Beating a midnight deadline, the US Congress narrowly averted a government shutdown with the Senate agreeing to a two-day extension of current funding levels to consider a $1.1 trillion spending bill passed by the House.
The Senate action came within 20 minutes of the House approving the spending bill that keeps the government open through September by 219-206 votes at 9:38 pm despite objections from conservatives and liberals. The bipartisan approval of the compromise measure in the Republican controlled House came amid intense fighting and a rare split between President Barack Obama and Democratic House minority leader Nancy Pelosi.
Obama had earlier signalled that he would sign the 1,600-page bill despite House Democrats’ objections to a partial rollback of the 2010 Dodd-Frank Act, which regulates Wall Street, and changes to campaign finance reform.
The president opposes both the provisions, White House press secretary Josh Earnest told reporters earlier Thursday, “but we can’t allow a disagreement over one thing to be a deal-breaker over all the others.”
“It is a compromise,” he said that Democrats and Republicans can support “not because either side got every single thing that they wanted; the President certainly didn’t get everything that he wanted.”
Conservative Republicans also opposed the bill because they were angry that it didn’t combat Obama’s executive action on immigration.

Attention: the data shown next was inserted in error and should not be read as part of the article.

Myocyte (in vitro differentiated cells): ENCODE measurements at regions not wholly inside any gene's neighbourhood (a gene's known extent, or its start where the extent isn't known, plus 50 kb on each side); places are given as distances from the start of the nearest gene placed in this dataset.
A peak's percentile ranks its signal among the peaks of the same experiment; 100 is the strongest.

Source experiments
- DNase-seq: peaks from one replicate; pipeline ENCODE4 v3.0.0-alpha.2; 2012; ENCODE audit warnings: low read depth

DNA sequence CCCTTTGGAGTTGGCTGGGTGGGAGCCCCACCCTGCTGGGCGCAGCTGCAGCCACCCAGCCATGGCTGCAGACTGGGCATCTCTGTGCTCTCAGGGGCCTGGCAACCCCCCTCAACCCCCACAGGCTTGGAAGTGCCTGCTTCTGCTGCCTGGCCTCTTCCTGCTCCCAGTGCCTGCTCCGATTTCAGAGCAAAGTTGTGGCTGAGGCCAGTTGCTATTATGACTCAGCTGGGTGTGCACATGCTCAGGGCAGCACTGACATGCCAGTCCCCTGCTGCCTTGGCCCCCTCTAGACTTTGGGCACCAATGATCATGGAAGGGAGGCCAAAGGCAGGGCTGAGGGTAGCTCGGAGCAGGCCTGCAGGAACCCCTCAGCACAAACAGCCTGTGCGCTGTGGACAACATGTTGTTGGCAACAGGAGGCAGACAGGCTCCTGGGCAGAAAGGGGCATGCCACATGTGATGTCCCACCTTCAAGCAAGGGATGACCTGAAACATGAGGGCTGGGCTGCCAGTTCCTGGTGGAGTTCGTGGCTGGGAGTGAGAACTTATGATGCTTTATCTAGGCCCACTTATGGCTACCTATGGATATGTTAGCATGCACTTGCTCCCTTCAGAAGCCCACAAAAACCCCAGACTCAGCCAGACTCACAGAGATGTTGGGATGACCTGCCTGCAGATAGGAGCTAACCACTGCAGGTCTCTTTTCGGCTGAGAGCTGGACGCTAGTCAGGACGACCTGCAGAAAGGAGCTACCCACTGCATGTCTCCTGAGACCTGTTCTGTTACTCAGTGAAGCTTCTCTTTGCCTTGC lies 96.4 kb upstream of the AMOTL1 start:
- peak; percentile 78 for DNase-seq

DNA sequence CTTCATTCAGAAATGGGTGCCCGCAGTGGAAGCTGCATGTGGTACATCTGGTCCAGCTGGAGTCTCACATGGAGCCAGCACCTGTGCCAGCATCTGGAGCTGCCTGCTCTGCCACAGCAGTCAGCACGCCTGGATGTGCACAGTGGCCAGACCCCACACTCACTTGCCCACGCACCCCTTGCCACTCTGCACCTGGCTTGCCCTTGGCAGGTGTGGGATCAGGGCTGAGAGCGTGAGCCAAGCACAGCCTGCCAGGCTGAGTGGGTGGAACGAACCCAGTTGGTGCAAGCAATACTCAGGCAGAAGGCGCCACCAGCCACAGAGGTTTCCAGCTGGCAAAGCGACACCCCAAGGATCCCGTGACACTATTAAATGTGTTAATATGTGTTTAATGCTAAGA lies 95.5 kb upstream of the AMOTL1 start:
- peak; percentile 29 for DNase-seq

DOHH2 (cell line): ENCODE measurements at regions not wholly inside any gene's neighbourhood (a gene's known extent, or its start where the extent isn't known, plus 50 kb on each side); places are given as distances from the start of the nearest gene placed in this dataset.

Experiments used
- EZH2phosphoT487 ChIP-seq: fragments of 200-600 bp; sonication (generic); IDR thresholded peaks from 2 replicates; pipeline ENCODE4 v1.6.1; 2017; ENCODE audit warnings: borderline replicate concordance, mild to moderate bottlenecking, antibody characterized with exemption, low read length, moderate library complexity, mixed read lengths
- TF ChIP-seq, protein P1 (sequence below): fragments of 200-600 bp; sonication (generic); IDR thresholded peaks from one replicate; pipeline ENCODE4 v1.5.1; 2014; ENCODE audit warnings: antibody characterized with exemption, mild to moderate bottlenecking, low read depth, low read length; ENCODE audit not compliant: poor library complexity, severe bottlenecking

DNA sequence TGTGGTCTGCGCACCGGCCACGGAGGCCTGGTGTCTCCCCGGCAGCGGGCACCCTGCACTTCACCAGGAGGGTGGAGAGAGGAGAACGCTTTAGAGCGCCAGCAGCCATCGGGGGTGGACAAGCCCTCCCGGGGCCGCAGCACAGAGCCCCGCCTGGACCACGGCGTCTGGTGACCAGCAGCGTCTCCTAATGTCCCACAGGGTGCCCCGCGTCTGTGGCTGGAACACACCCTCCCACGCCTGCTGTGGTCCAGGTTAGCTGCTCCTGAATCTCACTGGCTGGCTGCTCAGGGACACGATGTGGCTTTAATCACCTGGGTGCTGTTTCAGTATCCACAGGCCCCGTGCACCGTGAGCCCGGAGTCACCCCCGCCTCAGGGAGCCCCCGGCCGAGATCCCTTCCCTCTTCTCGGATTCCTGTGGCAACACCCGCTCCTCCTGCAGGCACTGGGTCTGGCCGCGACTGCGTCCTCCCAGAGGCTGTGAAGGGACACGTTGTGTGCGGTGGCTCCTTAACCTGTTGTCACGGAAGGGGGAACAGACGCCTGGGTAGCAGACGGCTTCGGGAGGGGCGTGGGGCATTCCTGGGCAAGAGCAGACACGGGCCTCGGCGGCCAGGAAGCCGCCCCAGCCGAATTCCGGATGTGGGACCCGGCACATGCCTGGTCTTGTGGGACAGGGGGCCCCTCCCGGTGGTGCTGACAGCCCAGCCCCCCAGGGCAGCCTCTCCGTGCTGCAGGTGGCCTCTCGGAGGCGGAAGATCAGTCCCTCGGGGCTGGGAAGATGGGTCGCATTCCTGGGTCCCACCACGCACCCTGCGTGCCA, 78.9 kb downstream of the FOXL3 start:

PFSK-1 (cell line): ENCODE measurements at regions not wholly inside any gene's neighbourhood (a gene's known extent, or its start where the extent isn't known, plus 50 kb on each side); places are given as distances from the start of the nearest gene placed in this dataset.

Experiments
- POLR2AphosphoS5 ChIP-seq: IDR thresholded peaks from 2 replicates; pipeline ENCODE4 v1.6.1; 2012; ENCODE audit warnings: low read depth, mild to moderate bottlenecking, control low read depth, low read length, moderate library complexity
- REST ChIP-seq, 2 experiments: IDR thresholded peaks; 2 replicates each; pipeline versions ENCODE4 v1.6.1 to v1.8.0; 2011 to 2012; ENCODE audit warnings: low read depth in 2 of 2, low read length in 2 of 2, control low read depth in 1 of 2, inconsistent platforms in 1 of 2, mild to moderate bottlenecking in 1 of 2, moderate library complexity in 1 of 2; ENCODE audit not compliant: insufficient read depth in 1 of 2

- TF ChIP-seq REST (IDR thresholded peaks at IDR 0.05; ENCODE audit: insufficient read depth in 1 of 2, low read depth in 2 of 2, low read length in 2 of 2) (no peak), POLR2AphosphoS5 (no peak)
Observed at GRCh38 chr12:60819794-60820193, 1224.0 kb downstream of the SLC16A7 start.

The bill would keep most of the government running through the end of September, but only funds the Department of Homeland Security through February.
Republicans, who will take control of the Senate also in January, have threatened to impose new restrictions on the agency responsible for carrying out Obama’s executive orders on immigration.
The vote followed personal pleas from White House officials-including Obama and Vice President Joe Biden-pressing congressional Democrats to advance the spending bill.
White House Chief of Staff Denis McDonough also urged Democratic lawmakers during a late-Thursday caucus meeting to vote for the bill because they would lose much of their leverage on future spending bills, lawmakers were quoted as saying at the meeting by CNN.
The vote capped a day of drama in the House. The chamber recessed for nearly seven hours as leaders scrambled to find votes to move the bill across the finish line.